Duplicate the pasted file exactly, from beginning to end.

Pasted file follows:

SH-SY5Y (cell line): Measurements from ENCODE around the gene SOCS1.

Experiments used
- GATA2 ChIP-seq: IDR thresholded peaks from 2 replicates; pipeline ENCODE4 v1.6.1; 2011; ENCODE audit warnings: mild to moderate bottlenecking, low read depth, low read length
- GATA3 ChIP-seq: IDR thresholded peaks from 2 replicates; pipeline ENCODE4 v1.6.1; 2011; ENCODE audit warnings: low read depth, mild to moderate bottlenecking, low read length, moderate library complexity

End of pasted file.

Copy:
SH-SY5Y (cell line): Measurements from ENCODE around the gene SOCS1.

Experiments used
- GATA2 ChIP-seq: IDR thresholded peaks from 2 replicates; pipeline ENCODE4 v1.6.1; 2011; ENCODE audit warnings: mild to moderate bottlenecking, low read depth, low read length
- GATA3 ChIP-seq: IDR thresholded peaks from 2 replicates; pipeline ENCODE4 v1.6.1; 2011; ENCODE audit warnings: low read depth, mild to moderate bottlenecking, low read length, moderate library complexity